I think of the modern sonnet as an increment of time within a frame. Something that often physically fits into a little rectangle (but not in thought). Something you can utter in one long convulsive breath or hold in your palm. When my hand covers the page, it disappears. It’s a controlled measure of sound and space within which one can do anything.
Coalescing here is O’Hara’s “you go on your nerve,” Williams’s typewriter attached to the desk, swung up at a moment’s lull or notice, Apollinaire and “Lucky” Pierre Albert-Birot’s insistence on immediacy and coterie, Dada’s disclosing enclosures of silliness and goof. And, with that “breath” and the hand-sized page, Olson’s bodily poetics, Duncan’s open field. All that ladled over the oldest and commonest of forms of the European tradition. Formidable!

Besides the dictionary works, there are innumerable smaller series within Browne’s 151 sonnets (roughly a Shakespeare’s worth, with a double and a triple tuck’d in probably a perfect Shakespeare): “protector” sonnets—“guarding one from all manner of current cultural malaise”; homophonic translations (of Rilke, of the Chris Daniels-translated Josely Vianna Baptista); sonnets of Baron Marc Selys Longchamps (1875-1963), “the last scientist, before [Browne’s husband], to study the evolution of the ascidian [Tunicata subphylum, a marine chordate, the “sea tulips” and “sea squirts”] heart; sonnets beginning with a line borrow’d (off Ted Berrigan, Anselm Berrigan, Elizabeth Robinson, Jordan Davis); and several lovely—seemingly early-morning composed—“love sonnets to light.” Here’s one:
My love for you is not circumstantial
As an after-breakfast sonnet may
Summon the day but rather
Influential as the weather
I adorn myself with your greetings
Your circumstantial skin contains not
Your being but a form of your
Iconographic substance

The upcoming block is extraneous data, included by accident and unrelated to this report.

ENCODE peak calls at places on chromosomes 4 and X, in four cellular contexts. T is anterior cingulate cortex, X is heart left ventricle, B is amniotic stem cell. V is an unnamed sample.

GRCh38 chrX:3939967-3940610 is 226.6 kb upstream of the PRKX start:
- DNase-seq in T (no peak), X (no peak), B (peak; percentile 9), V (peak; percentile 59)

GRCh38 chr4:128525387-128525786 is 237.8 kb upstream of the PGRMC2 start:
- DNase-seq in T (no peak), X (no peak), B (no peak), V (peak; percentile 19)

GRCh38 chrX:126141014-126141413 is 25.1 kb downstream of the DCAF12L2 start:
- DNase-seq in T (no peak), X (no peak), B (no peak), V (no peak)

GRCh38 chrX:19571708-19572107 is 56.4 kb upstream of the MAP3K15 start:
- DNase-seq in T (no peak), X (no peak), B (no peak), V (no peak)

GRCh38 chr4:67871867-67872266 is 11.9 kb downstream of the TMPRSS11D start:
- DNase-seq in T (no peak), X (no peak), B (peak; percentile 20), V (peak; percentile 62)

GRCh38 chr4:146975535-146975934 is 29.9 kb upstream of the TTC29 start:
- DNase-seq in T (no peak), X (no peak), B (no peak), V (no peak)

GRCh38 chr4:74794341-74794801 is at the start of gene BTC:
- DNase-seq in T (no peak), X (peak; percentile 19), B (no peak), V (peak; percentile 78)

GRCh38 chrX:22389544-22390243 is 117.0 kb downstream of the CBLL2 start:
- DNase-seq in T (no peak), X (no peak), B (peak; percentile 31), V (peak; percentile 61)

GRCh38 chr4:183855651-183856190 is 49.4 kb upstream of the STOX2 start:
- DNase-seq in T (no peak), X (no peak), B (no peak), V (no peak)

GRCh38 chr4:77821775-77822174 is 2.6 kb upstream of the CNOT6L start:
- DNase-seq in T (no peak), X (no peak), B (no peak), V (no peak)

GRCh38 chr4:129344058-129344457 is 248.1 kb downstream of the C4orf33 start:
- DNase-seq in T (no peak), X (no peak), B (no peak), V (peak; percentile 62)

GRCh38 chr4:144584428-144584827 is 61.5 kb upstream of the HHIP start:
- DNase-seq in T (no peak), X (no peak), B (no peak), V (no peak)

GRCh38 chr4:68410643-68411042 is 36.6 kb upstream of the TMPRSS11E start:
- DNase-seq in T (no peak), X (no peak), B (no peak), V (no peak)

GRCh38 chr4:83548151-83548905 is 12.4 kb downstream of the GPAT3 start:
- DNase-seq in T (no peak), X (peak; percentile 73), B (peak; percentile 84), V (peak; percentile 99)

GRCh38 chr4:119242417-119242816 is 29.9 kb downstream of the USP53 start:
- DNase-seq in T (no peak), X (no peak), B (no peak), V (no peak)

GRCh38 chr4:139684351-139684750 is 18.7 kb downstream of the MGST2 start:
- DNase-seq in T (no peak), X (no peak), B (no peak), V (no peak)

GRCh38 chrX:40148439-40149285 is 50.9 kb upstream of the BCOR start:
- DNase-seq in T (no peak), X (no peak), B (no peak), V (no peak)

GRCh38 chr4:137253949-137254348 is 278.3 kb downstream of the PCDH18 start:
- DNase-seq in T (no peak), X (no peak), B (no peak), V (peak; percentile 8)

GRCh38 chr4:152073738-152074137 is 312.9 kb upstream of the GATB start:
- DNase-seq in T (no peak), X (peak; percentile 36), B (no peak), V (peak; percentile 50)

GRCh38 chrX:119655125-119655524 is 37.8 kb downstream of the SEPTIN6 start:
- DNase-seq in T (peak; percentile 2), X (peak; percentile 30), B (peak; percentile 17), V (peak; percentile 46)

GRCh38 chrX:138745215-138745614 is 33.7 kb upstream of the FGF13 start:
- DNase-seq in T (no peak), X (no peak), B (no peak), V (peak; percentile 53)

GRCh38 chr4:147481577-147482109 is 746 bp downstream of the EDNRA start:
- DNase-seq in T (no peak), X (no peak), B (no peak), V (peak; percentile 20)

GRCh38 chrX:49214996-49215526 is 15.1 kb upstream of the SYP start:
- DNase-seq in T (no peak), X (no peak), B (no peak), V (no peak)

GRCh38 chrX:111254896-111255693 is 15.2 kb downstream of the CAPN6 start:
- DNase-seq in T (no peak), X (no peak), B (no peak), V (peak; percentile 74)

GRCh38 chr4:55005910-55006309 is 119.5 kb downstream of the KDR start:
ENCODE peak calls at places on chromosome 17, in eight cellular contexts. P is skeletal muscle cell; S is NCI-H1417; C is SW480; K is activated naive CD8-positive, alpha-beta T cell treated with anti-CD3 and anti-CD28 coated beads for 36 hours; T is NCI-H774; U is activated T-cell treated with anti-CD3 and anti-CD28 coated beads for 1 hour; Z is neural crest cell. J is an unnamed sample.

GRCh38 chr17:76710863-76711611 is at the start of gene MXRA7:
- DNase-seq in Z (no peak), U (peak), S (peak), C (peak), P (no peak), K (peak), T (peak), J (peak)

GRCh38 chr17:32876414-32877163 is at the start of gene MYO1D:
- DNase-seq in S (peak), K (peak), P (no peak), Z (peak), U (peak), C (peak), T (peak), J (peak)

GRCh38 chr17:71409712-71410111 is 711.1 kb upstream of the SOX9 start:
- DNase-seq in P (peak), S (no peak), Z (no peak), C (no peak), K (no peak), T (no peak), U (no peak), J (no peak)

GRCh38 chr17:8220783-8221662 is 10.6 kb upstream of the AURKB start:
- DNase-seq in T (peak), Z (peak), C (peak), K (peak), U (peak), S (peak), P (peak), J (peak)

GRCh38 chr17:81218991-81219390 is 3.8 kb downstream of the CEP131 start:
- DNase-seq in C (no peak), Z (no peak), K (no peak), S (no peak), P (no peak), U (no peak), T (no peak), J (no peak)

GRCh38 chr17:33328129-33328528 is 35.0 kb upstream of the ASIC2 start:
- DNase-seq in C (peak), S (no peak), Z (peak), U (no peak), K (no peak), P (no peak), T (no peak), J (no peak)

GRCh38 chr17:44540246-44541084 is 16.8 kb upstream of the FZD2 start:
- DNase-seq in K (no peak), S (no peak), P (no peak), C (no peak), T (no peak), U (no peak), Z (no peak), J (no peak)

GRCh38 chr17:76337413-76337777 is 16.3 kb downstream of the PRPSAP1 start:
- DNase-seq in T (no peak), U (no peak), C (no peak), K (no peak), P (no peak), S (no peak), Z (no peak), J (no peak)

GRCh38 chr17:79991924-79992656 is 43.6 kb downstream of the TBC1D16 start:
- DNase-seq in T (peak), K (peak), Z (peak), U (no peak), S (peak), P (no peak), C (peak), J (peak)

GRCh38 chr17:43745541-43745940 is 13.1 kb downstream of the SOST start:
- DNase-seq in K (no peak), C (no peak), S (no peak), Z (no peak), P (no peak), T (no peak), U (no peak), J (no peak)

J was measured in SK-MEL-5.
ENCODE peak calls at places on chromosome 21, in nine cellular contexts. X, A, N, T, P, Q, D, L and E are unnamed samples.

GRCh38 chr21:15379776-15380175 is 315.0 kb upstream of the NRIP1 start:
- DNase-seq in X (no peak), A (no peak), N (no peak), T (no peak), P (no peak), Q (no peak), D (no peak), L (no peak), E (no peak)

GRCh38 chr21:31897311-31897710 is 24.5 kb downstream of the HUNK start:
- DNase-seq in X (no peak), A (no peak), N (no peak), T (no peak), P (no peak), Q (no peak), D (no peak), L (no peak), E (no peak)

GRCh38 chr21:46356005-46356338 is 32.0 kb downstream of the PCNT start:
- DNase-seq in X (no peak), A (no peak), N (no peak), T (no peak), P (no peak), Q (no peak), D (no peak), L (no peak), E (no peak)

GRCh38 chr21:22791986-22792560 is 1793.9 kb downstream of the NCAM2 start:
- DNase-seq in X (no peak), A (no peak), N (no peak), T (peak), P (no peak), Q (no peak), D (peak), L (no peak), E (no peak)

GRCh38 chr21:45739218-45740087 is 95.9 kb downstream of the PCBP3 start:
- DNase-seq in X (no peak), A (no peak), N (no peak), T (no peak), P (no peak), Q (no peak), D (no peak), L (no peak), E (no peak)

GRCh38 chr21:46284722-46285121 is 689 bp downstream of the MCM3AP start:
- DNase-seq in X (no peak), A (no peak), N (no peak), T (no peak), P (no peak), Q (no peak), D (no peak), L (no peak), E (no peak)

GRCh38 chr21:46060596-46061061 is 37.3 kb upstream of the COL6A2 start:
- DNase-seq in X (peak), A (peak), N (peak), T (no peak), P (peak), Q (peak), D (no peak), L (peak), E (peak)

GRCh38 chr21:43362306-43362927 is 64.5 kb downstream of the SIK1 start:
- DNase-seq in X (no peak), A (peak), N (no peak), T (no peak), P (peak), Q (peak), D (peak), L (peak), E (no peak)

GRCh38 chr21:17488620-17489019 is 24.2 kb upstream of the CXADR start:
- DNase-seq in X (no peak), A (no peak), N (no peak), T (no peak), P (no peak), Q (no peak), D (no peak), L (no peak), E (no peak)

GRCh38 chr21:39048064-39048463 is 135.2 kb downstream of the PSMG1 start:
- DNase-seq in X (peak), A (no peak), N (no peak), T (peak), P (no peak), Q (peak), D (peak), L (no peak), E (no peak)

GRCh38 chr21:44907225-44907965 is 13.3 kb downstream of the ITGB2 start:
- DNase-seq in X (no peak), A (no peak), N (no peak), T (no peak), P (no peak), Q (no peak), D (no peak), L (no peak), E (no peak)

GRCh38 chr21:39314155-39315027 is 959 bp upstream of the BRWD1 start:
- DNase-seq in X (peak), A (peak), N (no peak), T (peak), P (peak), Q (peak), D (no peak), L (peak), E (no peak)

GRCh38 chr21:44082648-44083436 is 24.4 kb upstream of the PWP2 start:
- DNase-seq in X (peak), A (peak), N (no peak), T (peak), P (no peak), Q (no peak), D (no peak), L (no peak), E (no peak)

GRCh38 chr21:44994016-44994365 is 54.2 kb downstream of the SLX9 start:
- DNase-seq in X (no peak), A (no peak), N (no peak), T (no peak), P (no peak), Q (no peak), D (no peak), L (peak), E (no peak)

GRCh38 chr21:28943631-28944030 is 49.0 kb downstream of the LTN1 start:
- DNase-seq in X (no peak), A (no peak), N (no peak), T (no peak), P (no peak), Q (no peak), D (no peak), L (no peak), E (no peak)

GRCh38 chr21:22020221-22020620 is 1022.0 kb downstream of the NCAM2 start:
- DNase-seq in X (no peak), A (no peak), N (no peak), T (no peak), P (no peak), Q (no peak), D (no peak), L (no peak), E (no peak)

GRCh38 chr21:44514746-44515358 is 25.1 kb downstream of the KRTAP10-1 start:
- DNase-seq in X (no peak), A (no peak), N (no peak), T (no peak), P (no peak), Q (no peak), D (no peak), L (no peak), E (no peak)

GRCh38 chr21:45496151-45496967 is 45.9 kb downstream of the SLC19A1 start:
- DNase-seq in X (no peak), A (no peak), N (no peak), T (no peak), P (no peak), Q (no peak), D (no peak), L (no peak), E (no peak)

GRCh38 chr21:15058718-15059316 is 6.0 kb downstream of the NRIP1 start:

With which you pierce all encounters
Anyone will permit
Themselves to be hidden within
You alliterate, you borrow time
From leaves, you calm me with
Your voluminous absence
A kind of solid calm tone play’d on by syntactical probes, so that some phrases (as if lit) read differently, shine with ambiguity. There’s ample humor (“We’re in the thick of early sentences”, la vita domestica (“Late-night pick-up of small plastic objects”), the abject polis (“Remember, you’re a bad guy / I want my head on / My hood / Even in death, “daring man”)—and some sonnets get cut short, lovable duds (or child’s play) like “Vinegar Sauce and Cauliflower (or 6/14 Sonnet)” that goes:
And some’re nigh inexplicably perfect, or as perfect as anybody’d want—nobody wants a thing without a burr or two. I’d put forth number 108 as one amongst many:
So as not to wake you I undress on the stairs
Bulb extinguished as I write like a bee
upon the controversial table
My absence is something
I cannot explain by white space
and yet your look misunderstands
what the children resemble as they sleep
Remembering the charm of responsibility
is as inexplicable as human form
Further than habits gathered or dropped
There is no permanence in
devotion of that kind which does
not require a guardian even in rest
Your may undo or walk away from anything else
Stunning, the range and trajectory of intelligently-limned feeling between that “undress” and “undo.”